Whilst mass was enfolding and even after that the question came to mind again: can I actually be a Christian taking into consideration the personal views I have on God, crucifixion and the resurrection? While I enjoyed the mass and the message that was conveyed, there was also the matter of the deity of God. Notions such as “God is present here today;” not too much trouble with that as God is present everywhere. Likewise with notions such as “I can feel God’s presence;” feeling God’s presence is something to be very happy about because in my perspective that means a connection with the creator. Is that not the ultimate purpose of any spiritual exercise or movement?
Does God Exist? A Rationalist with a Twist
The Collins Shorter Dictionary and Thesaurus describes “rationalism” as “philosophy which regards reason as only guide or authority.” In the Wikipedia we find the following short description:
In epistemology and in its broadest sense rationalism is “any view appealing to reason as a source of knowledge or justification” (Lacey 286). In more technical terms it is a method or a theory “in which the criterion of truth is not sensory but deductive” (Bourke 263). Different degrees of emphasis on this method or theory lead to a range of rationalist standpoints, from the moderate position “that reason has precedence over other ways of acquiring knowledge” to the radical position that reason is “the unique path to knowledge”.
If there is anything that appears to have dominated my thinking and my state of mind it is most probably that I have this sense of always wanting to leave the door open: there are no absolute truths in my perspective. I prefer to think in temporary truths that may be replaced with new insights and as a result of that a new (temporary) position or truth. Instead of thinking in absolute, fundamentalist terms, I prefer to leave the door open for other perspectives.
For many rationalism is considered as one of those ways of actually saying that it is impossible to be a religious or spiritual person and that there cannot be room for belief in God in one’s life. I tend to see this not necessarily as rationalism but more as scepticism, or better yet another form of fundamentalism, perhaps we could say rationalist fundamentalism. Fundamentalism is understood here as a state of being or mind whereby alternative ideas, that do not match with one’s own view on reality or belief of reality, are blocked out just because of that. I believe that curiosity cannot kill any cat and that it is exactly curiosity that opens up for new ideas and growth, personal and ultimately as humanity. I do not for instance see an impossibility to be a rationalist and at the same time accept that there is a God.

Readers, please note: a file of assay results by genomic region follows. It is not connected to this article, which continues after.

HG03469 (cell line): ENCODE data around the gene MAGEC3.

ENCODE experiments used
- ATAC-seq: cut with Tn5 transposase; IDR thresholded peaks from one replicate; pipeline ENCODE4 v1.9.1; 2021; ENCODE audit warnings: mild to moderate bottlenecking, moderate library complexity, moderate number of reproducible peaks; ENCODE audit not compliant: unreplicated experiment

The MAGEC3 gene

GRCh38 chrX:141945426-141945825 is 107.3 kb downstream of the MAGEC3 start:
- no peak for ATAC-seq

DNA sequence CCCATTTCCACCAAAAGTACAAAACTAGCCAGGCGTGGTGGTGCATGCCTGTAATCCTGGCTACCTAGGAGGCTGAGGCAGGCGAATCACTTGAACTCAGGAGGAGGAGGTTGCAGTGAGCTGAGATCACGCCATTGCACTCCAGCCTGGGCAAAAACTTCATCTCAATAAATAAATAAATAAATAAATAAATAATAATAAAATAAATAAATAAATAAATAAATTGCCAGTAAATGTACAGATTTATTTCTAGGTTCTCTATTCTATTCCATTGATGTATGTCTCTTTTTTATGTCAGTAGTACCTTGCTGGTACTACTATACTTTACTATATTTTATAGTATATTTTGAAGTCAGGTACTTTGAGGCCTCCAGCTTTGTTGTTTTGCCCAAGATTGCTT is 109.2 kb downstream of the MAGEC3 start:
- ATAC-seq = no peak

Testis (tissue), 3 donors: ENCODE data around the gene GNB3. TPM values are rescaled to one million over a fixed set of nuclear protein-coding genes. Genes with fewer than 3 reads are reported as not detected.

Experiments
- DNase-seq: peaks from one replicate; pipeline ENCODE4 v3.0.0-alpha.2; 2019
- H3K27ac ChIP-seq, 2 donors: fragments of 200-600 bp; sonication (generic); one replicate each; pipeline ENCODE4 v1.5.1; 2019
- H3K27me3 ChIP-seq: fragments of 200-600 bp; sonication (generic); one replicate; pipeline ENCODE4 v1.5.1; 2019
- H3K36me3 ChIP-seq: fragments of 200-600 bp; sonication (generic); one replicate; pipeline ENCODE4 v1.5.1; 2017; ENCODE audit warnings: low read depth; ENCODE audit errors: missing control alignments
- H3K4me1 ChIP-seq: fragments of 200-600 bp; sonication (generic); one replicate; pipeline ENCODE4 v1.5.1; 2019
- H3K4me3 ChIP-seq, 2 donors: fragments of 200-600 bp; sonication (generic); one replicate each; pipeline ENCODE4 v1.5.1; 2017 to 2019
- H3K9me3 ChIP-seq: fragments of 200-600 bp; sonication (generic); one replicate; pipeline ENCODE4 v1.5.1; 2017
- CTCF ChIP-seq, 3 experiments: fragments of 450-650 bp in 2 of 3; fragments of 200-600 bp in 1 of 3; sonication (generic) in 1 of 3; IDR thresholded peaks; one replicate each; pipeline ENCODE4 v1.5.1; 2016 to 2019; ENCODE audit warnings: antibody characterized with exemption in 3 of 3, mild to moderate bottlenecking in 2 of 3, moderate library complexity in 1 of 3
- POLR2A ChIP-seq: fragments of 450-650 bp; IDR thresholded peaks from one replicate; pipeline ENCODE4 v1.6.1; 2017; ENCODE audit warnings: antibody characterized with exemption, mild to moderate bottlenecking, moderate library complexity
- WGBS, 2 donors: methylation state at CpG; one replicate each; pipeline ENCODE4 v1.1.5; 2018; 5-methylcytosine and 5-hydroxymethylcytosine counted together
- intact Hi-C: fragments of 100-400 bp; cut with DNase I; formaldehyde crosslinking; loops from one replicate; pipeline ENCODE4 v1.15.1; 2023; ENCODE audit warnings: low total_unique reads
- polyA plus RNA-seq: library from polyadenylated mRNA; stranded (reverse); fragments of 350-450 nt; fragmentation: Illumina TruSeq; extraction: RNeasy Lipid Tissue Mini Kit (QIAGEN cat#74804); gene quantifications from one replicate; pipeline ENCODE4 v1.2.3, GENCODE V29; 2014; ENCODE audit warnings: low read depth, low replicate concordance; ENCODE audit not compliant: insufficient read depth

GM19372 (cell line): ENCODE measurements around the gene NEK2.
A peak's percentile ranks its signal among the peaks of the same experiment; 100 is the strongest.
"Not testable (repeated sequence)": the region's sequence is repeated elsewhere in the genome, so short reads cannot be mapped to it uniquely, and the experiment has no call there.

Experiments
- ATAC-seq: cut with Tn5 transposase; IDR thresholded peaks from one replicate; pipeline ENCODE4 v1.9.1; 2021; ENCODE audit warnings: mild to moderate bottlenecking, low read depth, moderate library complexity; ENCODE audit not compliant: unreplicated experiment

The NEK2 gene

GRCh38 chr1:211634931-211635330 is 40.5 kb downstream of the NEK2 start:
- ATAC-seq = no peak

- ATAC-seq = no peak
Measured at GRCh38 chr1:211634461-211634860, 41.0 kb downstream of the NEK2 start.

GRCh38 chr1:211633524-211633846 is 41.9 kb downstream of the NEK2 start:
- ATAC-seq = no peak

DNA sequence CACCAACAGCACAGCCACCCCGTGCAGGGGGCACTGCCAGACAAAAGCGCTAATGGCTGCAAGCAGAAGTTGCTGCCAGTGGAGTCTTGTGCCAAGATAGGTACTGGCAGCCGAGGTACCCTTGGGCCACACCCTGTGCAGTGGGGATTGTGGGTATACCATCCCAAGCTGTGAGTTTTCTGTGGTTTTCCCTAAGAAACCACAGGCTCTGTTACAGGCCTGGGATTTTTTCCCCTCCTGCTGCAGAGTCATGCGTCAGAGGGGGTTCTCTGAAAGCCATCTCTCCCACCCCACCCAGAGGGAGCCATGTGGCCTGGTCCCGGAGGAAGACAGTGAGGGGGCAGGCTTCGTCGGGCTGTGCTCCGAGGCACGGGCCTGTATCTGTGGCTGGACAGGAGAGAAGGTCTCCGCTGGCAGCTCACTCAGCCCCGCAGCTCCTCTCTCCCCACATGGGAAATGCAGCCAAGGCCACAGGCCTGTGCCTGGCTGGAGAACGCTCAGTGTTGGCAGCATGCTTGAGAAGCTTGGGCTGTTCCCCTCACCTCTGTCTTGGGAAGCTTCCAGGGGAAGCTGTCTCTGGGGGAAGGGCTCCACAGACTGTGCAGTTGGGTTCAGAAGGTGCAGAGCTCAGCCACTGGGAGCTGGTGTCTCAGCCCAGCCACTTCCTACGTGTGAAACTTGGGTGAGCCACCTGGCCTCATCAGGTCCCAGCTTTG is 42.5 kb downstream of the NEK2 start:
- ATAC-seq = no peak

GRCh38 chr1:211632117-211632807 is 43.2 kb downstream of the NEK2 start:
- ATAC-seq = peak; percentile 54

In my view the most important question for a rationalist is not necessarily what your opinion is but more how you arrived at that opinion. Rationalism in my view stands for supremacy of reason and if that reason leads you to certain conclusions than that’s how it is: that does not make you a lesser a rationalist. At the same time there is something relativist in there since what may be my truth for now is not necessarily my truth tomorrow or forever. Rationalism, in my view, includes the option of seeing ones current position or personal truth as fallible (a theory), one that may be subject to change where the same reason requires so. It is this (maybe personal) rationalist approach that has led me to consider myself an atheist for most of my life. I looked at the existing evidence and whilst compelling at times, I did not find conclusive evidence that there actually existed a God. At the same time however I must now admit, I wasn’t looking for any such evidence. I wanted to believe that there was no God. On the other hand, I found the body of atheist publications, culminating in the recent work of Richard Dawkins “The God Delusion”, similarly inconclusive. I have come to a point by now where I consider atheism to be a belief system just as any religion and for that matter a very fundamentalist belief system.